We are pretty sure that teachers and labor unions can defend themselves just fine against the attacks of Senate President Mitch Carmichael who, in recent rants in print and on social media, tore into the American Federation of Teachers, radicals, liberal values, leftist politicians and Democratic socialists – all bent, he wrote, on “trying to destroy our system of government.”

It was hyperbole jacked up on steroids.

While the state attempts an economic recovery, Carmichael – a politician in a powerful position – is knocking the legs out from under whatever remains of decent, honest, political discourse.

But most concerning is this: Carmichael is ripping the very citizens he was elected to represent – yes, that includes teachers – in an “us against them” divisive political strategy that is spreading from D.C. to Charleston to no good effect. That is no road toward prosperity, senator.

Yes, it is an election year. Yes, Carmichael is self-serving, choosing party over state. But, no, his is not a unifying message.

And if this all sounds vaguely familiar, it seems apparent to us that Carmichael is mimicking our commander in chief. If you can’t beat them, beat them up – no matter the pain to progress, humanity or democracy.

Carmichael has had a humbling year. He got bloodied in the bare-knuckle fight with West Virginia teachers who walked out of their classrooms for 11 consecutive school days to protest – loudly – at the Capitol for better pay and benefits.

He even lost on his signature policy idea – free tuition at community colleges – when it stalled and died in the House of Delegates.

Carmichael has been trying to rewrite history ever since, taking credit throughout the summer for the public employee pay raise passed this last session. It’s a laughable notion. Here is what he has said: “In just four years, Republicans have worked with teachers to raise their salaries ... .”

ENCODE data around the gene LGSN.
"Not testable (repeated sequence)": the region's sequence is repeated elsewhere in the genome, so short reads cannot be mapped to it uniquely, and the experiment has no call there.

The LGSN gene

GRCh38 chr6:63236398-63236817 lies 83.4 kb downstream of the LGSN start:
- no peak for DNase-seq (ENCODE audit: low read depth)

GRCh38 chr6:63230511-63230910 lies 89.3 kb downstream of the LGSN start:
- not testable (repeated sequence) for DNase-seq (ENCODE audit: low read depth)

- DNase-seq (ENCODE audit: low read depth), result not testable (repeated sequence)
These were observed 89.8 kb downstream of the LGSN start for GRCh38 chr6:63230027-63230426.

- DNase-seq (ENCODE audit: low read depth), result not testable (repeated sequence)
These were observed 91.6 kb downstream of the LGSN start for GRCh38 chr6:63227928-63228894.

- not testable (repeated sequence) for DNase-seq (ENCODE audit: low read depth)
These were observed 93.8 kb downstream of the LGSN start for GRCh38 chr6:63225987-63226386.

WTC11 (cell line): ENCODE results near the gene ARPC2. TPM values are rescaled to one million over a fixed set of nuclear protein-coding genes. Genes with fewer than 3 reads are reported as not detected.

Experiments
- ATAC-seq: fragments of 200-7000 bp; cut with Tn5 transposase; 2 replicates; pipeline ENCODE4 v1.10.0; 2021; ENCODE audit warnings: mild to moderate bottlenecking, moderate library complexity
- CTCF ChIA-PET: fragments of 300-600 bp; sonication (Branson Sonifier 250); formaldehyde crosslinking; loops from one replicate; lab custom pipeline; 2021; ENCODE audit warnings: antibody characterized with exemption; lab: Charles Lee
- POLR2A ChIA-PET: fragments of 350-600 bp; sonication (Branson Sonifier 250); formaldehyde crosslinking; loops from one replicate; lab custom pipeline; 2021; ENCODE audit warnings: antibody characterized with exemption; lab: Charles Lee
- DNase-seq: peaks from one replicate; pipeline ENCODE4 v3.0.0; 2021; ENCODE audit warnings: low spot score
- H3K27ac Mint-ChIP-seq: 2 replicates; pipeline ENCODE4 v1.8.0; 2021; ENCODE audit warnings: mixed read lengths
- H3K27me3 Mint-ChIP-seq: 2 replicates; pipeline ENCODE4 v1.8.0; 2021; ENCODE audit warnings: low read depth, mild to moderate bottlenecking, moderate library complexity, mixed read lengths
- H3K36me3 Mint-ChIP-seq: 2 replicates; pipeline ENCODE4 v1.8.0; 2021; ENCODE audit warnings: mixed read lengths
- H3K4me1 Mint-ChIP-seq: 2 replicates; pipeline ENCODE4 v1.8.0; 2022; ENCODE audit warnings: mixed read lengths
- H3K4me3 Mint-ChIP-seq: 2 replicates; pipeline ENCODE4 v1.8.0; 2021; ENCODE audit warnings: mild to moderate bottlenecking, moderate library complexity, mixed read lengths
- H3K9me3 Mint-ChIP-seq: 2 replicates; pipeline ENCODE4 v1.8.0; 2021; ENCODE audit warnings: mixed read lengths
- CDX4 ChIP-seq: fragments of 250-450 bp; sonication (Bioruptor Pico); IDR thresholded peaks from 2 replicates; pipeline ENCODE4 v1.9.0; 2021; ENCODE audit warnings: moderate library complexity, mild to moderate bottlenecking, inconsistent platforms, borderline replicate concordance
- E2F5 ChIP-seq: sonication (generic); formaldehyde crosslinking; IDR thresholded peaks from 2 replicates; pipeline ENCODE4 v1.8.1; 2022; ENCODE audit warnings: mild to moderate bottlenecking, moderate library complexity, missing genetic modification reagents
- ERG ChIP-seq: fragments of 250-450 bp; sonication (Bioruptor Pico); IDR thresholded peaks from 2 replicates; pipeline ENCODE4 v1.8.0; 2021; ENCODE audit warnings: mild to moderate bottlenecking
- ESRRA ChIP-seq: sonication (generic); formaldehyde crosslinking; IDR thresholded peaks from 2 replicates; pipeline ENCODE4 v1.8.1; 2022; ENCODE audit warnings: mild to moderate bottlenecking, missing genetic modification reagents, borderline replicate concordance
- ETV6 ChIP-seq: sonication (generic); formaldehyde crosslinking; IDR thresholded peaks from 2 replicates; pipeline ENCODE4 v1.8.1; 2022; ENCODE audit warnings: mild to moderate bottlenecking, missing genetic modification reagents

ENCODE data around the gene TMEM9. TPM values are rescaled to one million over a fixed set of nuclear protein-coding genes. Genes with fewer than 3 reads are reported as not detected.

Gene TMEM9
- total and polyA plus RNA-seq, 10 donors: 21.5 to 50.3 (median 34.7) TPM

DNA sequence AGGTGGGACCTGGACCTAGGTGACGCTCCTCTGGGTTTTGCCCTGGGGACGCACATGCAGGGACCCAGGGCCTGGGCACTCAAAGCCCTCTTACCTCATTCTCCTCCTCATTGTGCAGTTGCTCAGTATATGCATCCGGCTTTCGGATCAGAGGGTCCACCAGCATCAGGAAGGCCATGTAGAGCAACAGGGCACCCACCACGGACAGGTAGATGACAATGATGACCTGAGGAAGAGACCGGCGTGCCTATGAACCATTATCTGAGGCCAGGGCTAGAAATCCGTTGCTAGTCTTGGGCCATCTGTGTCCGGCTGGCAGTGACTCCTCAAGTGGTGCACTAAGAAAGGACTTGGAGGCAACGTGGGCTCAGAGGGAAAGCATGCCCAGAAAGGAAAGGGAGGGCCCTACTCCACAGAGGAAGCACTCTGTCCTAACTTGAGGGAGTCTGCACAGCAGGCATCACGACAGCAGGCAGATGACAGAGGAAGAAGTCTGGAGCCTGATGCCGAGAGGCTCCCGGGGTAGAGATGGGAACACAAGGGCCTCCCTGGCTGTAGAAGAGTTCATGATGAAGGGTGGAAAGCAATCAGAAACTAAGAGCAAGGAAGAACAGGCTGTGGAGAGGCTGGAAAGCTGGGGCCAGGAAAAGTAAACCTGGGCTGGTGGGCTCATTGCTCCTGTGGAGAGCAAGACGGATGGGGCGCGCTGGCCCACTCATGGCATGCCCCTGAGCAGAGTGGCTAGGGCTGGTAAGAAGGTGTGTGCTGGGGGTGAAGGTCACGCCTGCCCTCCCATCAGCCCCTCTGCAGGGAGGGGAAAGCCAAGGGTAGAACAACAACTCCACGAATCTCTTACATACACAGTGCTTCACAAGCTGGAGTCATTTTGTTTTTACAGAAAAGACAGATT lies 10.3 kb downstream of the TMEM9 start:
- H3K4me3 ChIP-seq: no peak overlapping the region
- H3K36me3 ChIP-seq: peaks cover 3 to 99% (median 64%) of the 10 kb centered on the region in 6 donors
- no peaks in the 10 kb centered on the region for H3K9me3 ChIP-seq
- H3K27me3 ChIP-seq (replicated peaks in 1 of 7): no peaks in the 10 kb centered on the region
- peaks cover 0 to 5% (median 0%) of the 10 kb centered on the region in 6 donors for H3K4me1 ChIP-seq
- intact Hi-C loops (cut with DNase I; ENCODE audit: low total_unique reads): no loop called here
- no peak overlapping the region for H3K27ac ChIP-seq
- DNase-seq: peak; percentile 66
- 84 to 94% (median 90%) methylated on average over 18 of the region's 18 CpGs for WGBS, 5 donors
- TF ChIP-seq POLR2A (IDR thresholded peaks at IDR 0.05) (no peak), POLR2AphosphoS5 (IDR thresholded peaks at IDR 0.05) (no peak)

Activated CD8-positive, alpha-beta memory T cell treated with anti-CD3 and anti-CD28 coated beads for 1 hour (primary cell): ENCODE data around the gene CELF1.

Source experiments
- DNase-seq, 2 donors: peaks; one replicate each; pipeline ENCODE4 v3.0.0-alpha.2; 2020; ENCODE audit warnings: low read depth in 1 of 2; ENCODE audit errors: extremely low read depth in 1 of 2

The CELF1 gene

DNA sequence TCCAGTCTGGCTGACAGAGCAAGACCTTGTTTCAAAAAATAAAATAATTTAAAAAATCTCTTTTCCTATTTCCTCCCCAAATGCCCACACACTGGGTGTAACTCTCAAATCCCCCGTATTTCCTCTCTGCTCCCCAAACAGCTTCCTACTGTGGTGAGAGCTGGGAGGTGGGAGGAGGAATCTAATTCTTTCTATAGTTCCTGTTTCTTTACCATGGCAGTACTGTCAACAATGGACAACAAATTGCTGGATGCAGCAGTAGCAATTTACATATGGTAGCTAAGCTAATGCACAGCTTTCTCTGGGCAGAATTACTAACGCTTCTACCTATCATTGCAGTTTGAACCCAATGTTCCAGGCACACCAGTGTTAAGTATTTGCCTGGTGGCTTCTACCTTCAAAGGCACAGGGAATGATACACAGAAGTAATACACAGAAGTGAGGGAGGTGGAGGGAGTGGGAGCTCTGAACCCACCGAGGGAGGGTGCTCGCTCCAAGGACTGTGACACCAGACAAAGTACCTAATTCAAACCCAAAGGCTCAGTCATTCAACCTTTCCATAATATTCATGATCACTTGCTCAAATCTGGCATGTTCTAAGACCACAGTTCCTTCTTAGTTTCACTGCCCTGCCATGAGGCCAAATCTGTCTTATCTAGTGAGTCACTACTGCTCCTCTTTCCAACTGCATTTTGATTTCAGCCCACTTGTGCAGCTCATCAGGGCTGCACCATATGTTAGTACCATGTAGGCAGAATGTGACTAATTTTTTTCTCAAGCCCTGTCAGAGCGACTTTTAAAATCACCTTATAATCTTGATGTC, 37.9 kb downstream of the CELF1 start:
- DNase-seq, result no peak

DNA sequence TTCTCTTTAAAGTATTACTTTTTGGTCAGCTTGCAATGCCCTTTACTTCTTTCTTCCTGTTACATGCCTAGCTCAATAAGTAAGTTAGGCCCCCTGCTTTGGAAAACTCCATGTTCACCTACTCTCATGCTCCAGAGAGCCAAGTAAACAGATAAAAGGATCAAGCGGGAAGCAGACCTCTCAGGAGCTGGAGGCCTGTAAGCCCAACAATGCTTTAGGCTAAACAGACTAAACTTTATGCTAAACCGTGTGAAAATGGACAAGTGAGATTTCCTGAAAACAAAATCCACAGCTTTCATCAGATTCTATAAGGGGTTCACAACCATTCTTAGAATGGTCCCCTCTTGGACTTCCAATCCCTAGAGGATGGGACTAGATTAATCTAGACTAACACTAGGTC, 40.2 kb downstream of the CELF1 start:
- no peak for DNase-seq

Here is the truth: The public employee pay hike was the first for teachers in four years, and it did not come out of the Senate. Carmichael and his Republican cohorts offered teachers these crumbs: 2 percent the first year, 1 percent in each of the following two years. He said, trust him, it was all the budget would stand.

And then Gov. Jim Justice “found” $58 million to fund a 5 percent pay raise for all public employees.

Yes, that was egg on Carmichael’s face.

Even at that point, while offering only snide and condescending aspersions as to how Justice could have come up with the new numbers, legislative roll call records were clear: The Senate repeatedly tried to stop the pay hike.

Now, the newest bit of propaganda that Carmichael is spreading: West Virginia is enjoying “an economic resurgence ... like never before.”

Clearly, Carmichael has not taken a trip on country roads into the rural recesses of the state. Just this past week, Kroger announced the closing of its store in Smithers, putting nearly 60 people out of work, and Ammar’s, Inc., the parent company of the regional Magic Mart chain, said it would be closing all of its department stores in southern West Virginia.

Not only do we have food deserts here in the southern reaches of the state, we now have an evolving retail lunar landscape.

Both companies said the reason for their decision was simple: Declining sales.

Maybe, just maybe, the reason for Carmichael’s tantrums is that he hears the radicals offering workable and common sense solutions that play well among the general population, on how to fix the state’s economy, health care, education and the opioid overdose epidemic.

Maybe those crazies have an answer on how to stop the outmigration of young people from the state, how to reverse the state’s population decline.

Maybe.

But given Carmichael’s summer of discontent – unbecoming, orchestrated and phony – we suspect he’s been too busy talking to pay attention to anyone, let alone anyone with a contrarian idea that challenges his worldview.

— The Register-Herald

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